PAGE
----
The problem is: Most auto-mobile drivers are not aware of the limitations and handicaps inherent in heavy-duty trucks. These include the fact that a truck will take more than 25 percent longer to stop than a car. In really bad conditions, trucks can take more than twice as long to stop.
Some people know trucks have rear blind spots. But most are unaware that they also have blind spots on the side as well as directly in front of them. If states and schools would do a better job of educating drivers, a large percentage of truck accidents could be prevented and thousands of lives could be saved. Some of these may be in your family.
Wish No. 6: May the driver retention problem be solved and we get back on the road again!! For the past several years there has been a dire shortage of truck drivers. This is due in part to the fact that being a cowboy of the road is not the glamorous profession it was once perceived to be, and more pressure is now placed on fathers to participate in raising families, which is tough to do when you're rarely home. So the demand for trained truck drivers greatly exceeds the supply.
In response, the industry has worked to design cabs that accom-modate smaller people, such as women. Many companies have changed their operations to ensure drivers get home more frequently.
J.B. Hunt, which suffers from an annual driver turnover rate of 80 percent overall and 100 percent in the case of its over-the-road drivers, just recently increased driver pay 33 percent on average.
Time will tell whether the rest of the industry will raise wages. But it is safe to say that as long as the demand for drivers exceeds the supply, driver turnover will continue to be a problem.
Wish No. 7: May CRASH go down in flames! Citizens for Reliable and Safe Highways (CRASH) was established in 1990 as a campaign funded by the railroads to restrict truck sizes and weights. But it since has expanded into a generalized attack on trucking's public image and commitment to safety.
Even though, over the last decade, the number of miles driven by the industry has gone up 37 percent while fatal accidents have dropped 34 percent, CRASH has distorted this record and asserted that trucking sacrifices safety for profit. This is nonsense.
Any intelligent person knows that what the trucking industry really wants is safety and productivity; and if your truck's in a ditch, it's not being productive.
As a result, trucking has been very proactive on truck safety issues including anti-lock brakes, the commercial driver's license and random drug and alcohol testing, and has conducted critical research into driver fatigue, which benefits both truckers and the motoring public.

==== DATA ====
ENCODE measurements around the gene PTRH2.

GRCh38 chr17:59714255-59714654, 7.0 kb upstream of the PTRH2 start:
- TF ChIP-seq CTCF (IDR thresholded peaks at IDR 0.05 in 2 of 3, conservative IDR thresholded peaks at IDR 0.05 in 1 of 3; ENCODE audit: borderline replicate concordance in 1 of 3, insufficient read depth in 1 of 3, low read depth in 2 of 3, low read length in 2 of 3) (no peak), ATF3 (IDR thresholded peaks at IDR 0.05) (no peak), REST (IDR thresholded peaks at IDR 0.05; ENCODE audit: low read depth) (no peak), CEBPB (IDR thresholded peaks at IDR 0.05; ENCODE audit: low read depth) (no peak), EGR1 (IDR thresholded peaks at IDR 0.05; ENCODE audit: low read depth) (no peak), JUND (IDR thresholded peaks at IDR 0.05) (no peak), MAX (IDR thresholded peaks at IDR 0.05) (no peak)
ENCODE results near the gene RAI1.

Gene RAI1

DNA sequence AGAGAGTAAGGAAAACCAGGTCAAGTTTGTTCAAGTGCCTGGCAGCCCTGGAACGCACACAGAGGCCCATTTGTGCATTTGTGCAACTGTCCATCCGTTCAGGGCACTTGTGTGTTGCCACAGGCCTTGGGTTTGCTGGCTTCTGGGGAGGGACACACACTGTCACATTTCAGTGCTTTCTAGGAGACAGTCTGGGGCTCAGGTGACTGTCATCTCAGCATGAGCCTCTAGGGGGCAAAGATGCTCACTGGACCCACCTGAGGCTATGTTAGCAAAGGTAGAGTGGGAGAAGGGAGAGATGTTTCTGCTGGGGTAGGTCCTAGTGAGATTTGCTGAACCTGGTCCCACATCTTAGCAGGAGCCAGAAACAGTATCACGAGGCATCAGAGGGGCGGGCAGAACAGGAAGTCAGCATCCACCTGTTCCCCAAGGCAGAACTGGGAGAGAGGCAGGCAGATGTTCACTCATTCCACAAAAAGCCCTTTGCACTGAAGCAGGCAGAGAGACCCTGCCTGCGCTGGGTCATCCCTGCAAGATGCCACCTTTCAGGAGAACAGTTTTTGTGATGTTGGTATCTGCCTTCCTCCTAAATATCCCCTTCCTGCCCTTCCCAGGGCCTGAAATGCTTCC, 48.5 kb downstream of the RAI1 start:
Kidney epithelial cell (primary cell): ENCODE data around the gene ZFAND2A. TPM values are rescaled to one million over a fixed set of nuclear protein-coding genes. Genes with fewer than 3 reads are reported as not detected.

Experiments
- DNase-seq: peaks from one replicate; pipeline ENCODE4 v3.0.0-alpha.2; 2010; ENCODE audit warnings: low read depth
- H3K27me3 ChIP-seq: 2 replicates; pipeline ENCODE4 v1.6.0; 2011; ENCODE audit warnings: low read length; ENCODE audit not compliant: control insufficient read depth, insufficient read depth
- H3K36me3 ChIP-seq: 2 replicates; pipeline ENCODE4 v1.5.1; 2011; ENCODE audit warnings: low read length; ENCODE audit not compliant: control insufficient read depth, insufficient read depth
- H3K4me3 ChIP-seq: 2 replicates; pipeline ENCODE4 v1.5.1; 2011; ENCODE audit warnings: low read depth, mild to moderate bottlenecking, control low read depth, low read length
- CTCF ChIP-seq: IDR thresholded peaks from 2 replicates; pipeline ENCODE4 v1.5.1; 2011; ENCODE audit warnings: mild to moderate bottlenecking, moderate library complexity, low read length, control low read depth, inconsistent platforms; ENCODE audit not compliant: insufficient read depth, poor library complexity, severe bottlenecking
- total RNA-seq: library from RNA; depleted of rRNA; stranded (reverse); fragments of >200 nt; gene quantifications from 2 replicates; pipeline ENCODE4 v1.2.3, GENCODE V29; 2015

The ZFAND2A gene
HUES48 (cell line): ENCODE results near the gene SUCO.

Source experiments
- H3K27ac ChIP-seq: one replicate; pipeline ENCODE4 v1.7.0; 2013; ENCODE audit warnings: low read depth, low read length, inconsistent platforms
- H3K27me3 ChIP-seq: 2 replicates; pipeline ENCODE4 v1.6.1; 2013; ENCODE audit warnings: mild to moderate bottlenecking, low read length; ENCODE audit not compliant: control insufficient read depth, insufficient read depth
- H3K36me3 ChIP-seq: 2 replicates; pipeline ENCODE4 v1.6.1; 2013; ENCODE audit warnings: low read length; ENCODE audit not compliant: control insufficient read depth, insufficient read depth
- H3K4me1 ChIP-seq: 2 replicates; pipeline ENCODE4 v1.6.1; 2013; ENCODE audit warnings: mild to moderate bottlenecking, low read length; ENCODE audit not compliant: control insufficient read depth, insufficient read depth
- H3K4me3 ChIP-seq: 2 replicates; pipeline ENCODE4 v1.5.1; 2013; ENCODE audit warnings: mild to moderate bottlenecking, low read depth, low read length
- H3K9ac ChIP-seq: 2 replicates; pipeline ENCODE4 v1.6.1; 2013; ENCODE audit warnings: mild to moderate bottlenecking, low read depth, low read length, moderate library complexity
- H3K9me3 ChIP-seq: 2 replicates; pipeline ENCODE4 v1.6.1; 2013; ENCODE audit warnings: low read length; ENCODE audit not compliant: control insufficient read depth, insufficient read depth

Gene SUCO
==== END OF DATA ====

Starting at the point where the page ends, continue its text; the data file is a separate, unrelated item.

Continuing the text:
Last month, in an effort to work with the trucking industry and expand intermodal transportation, the railroads pulled out of backing this runaway disaster group. Now if the rest of CRASH's supporters would only see it for what it really is, it could crash and burn.
Wish No. 8: May rate increases stick. (Please, God!!) Just like the tire industry, the trucking industry has a heck of a time increasing prices and actually realizing those price increases.
Most trucking companies have started 1997 off with rate increases in the 5.2- to 5.9-percent range. Obviously they are desperately needed in an industry faced with paper-thin profit margins and increasing costs due to stricter safety standards, driver shortages, implementation of drug and alcohol testing programs, tighter security due to a higher incidence of crime, operational changes to alleviate driver fatigue and upgrading computer systems to satisfy demands for shipment tracking and electronic data interchange.
Unfortunately, the overabundance of capacity, the appearance to shippers that the increases are high compared with the inflation rate of about 3 percent, and fuel surcharges that are still in effect could result in the industry taking less for its services as it has done in the past.
What does this mean for tire dealers? Pressure will be on you to keep prices low and provide services that reduce fleet costs.
What affects the trucking industry clearly affects the commercial tire dealer. So if some of the trucking industry's wishes come true, you can expect to benefit from them as well.
Best wishes for a healthy and prosperous 1997!